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How to diversify your portfolio: Australian and global fixed interest

Lex Hall  |  30 Aug 2018Text size  Decrease  Increase  |  
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It's often said that the mark of a true diversifier is an asset class that shelters your portfolio when the proverbial hits the fan. And one asset class that boasts this characteristic is fixed interest, often likened to an insurance policy: unsexy but safe when volatility strikes riskier assets such as shares or property.

Fixed interest is synonymous with bonds - a form of interest-bearing IOU. There are several types of bonds, with different lifespans, or "durations", from safer government bonds to more risky corporate bonds.

In short, when you buy a $1000 bond you're effectively lending money to the issuer, the government or company, so it can fund its spending. It agrees to pay your principal back in, say, 10 years but along the way rewards you with a small interest payment of $50 a year - a 5 per cent "coupon rate" - a couple of times a year. A stable, predictable income stream.

"The global bond market offers investors a wide range of investments that they may otherwise be missing out on," says Morningstar associate director, fixed income strategies, Tim Wong. "Global government bonds, credit, securitised debt, and even currency bets can perform very differently to equities and cash and help a portfolio handle a greater variety of market conditions – both good and bad.”

Fixed interest may occupy a lower rung on the risk spectrum, but investors should remember that bonds are sensitive to interest rates. Falling interest rates tend to push up bond prices, and vice versa. When current interest rates are greater than a bond's coupon rate, the bond will sell below its face value at a discount. When interest rates are less than the coupon rate, the bond can be sold at a premium — higher than the face value.

Consider a 10-year, $5000 bond with a coupon rate of 5 per cent. If interest rates go up, new bond issues might have coupon rates of 6 per cent. This means an investor can earn more interest from buying a new bond instead of yours. This reduces your bond's value, causing you to sell it at a discounted price.

If interest rates fall, and the coupon rate of new issues falls to 4 per cent, your bond becomes more valuable, because investors can earn more interest from buying your bond than a new issue. They may be willing to pay more than $5000 to earn the better interest rate, allowing you to sell it for a premium.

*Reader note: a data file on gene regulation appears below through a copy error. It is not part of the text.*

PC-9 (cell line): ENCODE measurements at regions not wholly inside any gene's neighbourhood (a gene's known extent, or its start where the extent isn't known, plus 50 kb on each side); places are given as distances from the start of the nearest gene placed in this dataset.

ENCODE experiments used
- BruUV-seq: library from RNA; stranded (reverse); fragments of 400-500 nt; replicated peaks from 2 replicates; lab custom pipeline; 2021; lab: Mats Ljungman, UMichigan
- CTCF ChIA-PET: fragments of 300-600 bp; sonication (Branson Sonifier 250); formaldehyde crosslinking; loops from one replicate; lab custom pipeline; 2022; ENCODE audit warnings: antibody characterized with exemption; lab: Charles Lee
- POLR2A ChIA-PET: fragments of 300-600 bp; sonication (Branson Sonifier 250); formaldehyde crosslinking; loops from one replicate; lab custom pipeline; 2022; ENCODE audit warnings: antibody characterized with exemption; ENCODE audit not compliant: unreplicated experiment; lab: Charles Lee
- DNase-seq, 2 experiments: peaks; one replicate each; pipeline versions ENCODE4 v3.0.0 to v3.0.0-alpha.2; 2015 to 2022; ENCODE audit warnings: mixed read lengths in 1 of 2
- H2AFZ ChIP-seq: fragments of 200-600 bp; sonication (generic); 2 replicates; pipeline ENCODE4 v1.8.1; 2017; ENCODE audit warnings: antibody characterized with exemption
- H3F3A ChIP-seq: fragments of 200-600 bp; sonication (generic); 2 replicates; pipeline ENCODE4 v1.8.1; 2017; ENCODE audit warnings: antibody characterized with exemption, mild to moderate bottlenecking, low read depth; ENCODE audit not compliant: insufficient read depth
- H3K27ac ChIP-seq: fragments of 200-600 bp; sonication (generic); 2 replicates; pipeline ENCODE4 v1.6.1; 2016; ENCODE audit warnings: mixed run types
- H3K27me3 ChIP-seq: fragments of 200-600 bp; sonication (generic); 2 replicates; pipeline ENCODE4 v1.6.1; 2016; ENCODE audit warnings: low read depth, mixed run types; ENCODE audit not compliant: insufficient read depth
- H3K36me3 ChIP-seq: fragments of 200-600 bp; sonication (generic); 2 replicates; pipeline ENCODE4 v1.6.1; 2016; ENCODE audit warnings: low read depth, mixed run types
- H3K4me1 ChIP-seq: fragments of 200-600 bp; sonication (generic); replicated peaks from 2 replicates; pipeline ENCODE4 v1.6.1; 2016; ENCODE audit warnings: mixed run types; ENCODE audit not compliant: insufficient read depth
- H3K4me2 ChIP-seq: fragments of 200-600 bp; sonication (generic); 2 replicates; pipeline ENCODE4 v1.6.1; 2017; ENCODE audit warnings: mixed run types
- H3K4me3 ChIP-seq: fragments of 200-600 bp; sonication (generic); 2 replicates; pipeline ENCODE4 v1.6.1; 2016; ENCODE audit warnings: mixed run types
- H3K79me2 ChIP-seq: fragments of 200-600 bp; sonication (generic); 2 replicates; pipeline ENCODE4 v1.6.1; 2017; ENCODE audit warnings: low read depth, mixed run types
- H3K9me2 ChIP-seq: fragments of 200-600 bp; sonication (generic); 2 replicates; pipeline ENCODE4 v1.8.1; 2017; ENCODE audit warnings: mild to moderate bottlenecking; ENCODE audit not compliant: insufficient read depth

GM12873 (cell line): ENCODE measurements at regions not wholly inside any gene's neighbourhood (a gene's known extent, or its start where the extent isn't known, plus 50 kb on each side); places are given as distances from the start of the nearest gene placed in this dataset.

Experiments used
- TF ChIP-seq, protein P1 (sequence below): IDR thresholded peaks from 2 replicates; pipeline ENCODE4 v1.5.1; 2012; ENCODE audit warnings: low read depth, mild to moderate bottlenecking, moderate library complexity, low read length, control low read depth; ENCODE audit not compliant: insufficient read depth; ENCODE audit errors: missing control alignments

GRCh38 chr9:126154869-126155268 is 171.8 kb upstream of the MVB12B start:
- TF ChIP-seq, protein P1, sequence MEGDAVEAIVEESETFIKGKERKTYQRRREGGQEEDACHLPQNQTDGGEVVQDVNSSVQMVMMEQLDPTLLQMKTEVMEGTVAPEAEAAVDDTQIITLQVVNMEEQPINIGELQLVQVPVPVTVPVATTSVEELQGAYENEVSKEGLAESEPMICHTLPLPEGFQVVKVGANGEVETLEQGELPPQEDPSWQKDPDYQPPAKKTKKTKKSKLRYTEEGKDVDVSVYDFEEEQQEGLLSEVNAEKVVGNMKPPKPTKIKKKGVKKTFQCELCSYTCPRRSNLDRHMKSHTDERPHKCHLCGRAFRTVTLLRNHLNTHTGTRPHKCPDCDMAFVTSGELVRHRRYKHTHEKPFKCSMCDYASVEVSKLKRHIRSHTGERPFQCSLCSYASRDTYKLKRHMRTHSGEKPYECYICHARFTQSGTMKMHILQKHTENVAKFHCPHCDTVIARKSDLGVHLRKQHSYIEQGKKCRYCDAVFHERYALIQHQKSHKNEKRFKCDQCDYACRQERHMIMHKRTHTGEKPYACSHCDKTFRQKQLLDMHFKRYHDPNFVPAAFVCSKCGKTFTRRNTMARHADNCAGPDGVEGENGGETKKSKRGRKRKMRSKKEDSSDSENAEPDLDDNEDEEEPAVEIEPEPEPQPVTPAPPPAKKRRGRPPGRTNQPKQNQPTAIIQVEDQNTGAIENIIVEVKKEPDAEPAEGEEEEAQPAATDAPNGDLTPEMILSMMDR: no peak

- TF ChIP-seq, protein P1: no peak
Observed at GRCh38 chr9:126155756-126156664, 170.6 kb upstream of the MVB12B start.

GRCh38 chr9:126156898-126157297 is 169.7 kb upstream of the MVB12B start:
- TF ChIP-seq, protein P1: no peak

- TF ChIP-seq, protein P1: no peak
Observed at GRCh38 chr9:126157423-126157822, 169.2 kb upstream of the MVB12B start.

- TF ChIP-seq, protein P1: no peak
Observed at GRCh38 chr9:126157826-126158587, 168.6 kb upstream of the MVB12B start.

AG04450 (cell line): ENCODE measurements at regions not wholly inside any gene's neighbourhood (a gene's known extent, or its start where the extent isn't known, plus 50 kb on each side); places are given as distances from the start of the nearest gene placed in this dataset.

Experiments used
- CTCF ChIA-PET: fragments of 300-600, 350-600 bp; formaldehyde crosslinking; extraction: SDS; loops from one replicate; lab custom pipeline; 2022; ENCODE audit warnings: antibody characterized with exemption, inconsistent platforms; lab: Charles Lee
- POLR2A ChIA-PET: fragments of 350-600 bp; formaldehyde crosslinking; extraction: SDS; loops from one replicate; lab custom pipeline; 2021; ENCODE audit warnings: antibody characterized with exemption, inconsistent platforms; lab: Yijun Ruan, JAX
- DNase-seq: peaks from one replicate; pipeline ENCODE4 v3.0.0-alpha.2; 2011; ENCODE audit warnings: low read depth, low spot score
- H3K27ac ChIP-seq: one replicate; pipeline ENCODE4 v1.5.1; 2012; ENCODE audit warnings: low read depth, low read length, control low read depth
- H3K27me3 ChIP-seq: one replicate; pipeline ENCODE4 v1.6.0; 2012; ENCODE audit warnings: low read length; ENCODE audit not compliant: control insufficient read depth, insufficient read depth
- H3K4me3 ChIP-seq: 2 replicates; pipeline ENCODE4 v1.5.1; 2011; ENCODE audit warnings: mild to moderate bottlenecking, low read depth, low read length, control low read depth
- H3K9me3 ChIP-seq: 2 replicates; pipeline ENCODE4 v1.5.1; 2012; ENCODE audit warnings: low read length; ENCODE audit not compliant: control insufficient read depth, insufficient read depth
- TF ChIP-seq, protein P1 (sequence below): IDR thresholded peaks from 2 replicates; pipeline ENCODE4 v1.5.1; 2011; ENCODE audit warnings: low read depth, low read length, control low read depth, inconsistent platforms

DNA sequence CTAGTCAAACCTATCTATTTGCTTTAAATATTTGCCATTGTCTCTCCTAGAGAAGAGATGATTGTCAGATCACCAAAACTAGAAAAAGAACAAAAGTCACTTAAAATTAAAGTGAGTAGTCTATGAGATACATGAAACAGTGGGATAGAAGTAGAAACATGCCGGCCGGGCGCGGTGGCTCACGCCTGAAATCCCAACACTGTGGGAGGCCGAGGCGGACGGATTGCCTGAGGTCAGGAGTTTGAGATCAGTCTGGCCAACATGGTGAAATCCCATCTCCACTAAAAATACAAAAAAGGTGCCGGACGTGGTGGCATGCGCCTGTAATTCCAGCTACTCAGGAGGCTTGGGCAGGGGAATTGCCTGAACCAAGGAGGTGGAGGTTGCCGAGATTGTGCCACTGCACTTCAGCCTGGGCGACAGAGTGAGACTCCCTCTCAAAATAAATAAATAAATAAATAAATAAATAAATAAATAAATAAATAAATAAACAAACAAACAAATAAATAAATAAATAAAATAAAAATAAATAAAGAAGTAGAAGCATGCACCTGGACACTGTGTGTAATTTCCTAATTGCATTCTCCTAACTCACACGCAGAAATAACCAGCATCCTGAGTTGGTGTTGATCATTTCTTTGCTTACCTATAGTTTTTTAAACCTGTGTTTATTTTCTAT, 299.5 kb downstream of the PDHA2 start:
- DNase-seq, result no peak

Fixed interest comparison chart

Source: Morningstar Direct

Currency losses are another factor to consider, Wong says. "A sharp fall in the Australian dollar can lead to currency hedge losses that need to be funded out of income, which can lower or even cancel out a distribution entirely." 

It's also crucial to consider the credit rating, or quality, of bond. In short, the ability of an issuer to repay its debts. All other things being equal, the lower a bond's credit quality, the higher its yield. That's why you can find a high-yield bond fund with a yield of 7-8 per cent or more, while many investment-grade bond funds offer yields around 4 per cent. Because investment-grade issuers are more likely to meet their obligations, investors trade higher income for greater certainty.

AAA indicates the highest credit quality and D the lowest. So if you hold a bond rated AAA, AA, A, and BBB it's likely you'll collect all of your coupons and principal. Bonds rated BB, B, CCC, CC, and C are non-investment-grade, or high-yield, bonds. That means there's a good chance that the bond issuer will renege on its obligations, or default. In fact, D, the lowest grade, is reserved for bonds that are already in default. Lower-rated bonds tend to drop in value when the economy is in recession or when investors think the economy is likely to fall into a recession.

Bond funds and exchange-traded funds can be a flexible way to gain exposure to markets and sectors around the world. Among our selection is PIMCO's Australian Bond fund, which Wong rates as an excellent core defensive allocation. It invests in Australian cash, government, semi-government, and corporate securities, much like its Bloomberg AusBond Composite 0+Yr Index benchmark. Wong also rates PIMCO's Global fund, which takes a benchmark-aware approach, sticking chiefly to investment-grade government and corporate bonds in developed markets, venturing into high-yield, inflation-linked bonds, and securitised and emerging-markets debt when opportunities emerge.

Some passive options from Vanguard offer exposure to local and global bonds, such as Vanguard Index Diversified Bond 6342. Other fixed-interest options include cash ETFs such as Betashares' High Interest Cash ETF AAA and funds for short-term fixed interest investments.


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Lex Hall is content editor, Morningstar Australia

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